Anne Hatley is a sharp-witted and acerbic young teacher from the South, in need of a reprieve from the drudgery of work and an increasingly tedious relationship. She accepts an invitation to the nation’s largest research colony, where scientists—DNA pioneer James D. Watson among them—hope to “cure” Anne of a rare gene that affects her bone growth: She is missing a leg and walks with a prosthesis. Anne feels fine the way she is, and she strives to maintain her resolve under pressure from her peers and from doctors eager to pioneer an experimental procedure, which would make her the first patient to generate a new leg. Meanwhile, she falls into a reluctant romance with the rakish Nick, possessor of the “suicide gene”; befriends Charles Darwin, who is on site digging through the eugenics archive; and attempts to come to terms with her first love.
The Colony is the story of one young woman struggling to accept who she is, and who she will become. But it is also a novel that mines some of the most polarizing issues of our time—among them, medical ethics, body image, and genetic engineering.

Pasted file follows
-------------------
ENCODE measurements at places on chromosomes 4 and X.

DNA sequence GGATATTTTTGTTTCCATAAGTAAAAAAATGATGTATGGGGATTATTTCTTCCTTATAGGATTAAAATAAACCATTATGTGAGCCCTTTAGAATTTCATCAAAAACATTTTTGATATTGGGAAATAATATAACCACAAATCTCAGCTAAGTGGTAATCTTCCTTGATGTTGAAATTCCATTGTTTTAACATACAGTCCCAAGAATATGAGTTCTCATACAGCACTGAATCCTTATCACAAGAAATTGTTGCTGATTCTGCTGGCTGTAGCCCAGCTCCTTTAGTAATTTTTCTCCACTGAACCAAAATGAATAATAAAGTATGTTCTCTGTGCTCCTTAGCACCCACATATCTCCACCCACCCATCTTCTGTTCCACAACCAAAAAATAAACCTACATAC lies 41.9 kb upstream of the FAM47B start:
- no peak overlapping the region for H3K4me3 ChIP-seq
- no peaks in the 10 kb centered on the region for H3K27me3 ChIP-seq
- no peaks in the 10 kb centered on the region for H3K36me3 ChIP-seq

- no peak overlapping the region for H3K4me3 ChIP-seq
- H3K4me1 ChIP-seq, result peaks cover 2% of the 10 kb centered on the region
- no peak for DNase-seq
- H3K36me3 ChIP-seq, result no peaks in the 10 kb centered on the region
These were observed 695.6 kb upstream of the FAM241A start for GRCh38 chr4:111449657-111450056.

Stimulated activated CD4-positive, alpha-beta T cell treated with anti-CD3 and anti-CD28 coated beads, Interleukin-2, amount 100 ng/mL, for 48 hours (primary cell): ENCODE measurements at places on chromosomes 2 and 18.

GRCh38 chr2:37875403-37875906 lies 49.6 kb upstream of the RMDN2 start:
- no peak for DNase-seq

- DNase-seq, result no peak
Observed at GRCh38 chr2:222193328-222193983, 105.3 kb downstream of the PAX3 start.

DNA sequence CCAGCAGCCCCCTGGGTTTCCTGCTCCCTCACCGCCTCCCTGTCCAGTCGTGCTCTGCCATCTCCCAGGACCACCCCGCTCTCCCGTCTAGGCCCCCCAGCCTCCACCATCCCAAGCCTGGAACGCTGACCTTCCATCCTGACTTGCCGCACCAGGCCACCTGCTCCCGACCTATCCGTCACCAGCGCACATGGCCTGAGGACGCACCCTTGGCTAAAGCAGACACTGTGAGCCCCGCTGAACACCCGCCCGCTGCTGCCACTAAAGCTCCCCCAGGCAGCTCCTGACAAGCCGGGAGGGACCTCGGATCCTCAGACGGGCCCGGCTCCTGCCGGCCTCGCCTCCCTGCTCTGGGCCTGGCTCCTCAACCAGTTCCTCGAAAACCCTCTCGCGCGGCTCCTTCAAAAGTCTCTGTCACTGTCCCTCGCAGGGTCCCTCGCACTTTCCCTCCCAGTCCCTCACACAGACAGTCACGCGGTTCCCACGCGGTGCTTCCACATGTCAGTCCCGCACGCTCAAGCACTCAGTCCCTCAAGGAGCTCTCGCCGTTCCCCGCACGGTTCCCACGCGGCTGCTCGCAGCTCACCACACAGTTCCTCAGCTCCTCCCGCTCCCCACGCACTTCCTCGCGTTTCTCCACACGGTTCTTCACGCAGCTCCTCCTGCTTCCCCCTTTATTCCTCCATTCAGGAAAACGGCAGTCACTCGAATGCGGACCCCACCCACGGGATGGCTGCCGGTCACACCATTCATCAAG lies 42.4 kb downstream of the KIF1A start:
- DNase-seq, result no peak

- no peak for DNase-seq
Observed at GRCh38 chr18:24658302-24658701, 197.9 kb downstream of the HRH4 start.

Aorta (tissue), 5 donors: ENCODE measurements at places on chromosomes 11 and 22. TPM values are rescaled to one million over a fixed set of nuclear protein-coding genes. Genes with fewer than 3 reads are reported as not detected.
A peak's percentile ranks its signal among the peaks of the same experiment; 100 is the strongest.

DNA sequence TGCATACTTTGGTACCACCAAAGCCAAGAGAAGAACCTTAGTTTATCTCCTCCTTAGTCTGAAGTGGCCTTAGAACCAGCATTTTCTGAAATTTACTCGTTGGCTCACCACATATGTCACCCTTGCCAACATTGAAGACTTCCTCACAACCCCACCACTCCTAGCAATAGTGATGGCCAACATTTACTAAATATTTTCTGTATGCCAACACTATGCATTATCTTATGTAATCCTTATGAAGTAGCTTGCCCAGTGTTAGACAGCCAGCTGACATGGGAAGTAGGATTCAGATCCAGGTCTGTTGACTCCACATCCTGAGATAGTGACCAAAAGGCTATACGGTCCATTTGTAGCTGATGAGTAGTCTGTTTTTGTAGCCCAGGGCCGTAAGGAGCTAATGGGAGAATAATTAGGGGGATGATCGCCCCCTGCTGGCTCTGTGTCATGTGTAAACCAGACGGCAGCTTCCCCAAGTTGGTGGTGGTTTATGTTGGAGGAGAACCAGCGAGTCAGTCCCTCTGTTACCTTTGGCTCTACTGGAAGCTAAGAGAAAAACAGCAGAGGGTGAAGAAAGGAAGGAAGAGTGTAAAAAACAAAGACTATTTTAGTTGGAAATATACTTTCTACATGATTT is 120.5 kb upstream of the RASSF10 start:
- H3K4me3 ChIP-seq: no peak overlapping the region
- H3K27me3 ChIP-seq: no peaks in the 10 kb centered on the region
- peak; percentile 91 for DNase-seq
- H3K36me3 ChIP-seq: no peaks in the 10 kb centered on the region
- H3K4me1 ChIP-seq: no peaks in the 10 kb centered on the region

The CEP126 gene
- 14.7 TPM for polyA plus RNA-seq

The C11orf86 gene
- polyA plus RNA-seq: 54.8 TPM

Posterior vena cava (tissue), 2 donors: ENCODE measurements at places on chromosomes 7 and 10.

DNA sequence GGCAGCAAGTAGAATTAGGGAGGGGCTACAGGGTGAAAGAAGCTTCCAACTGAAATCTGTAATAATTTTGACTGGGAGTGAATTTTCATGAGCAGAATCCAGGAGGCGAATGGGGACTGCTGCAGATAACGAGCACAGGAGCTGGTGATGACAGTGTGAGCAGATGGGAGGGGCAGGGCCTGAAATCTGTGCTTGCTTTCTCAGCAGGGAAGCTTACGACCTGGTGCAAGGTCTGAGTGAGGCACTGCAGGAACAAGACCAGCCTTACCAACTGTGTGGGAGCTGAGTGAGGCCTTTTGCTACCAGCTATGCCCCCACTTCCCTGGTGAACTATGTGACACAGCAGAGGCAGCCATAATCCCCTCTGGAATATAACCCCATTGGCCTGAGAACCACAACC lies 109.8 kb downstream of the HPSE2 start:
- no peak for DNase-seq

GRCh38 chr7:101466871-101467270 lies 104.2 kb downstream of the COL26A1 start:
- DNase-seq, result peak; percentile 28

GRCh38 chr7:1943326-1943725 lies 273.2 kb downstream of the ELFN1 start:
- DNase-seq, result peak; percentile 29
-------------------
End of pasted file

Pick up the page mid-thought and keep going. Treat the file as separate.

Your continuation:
The Colony is clever and playful, yes, but there’s no mistaking this for whimsy—Weise’s is a playfulness backed by steel.
The Colony is howlingly funny and deeply sad. It is touching and toweringly angry. It is melancholy and lavishly sexual. It is unique—but it speaks with graceful force to everyone. I read many novels and forget many, but I will never forget what Jillian Weise has so brilliantly set down. Neither will you. Please try it. You will thank me.
Jillian Weise is a troublemaker. We need more writers like her, more novels like her hilarious, deeply moving, sexy, scary novel The Colony, which is about gene therapy, Watson and Crick, excessive alcohol consumption and cigarette smoking, mortality, finding love, finding a home, finding family, and all the other doomed experiments we conduct in the hope in making a better human.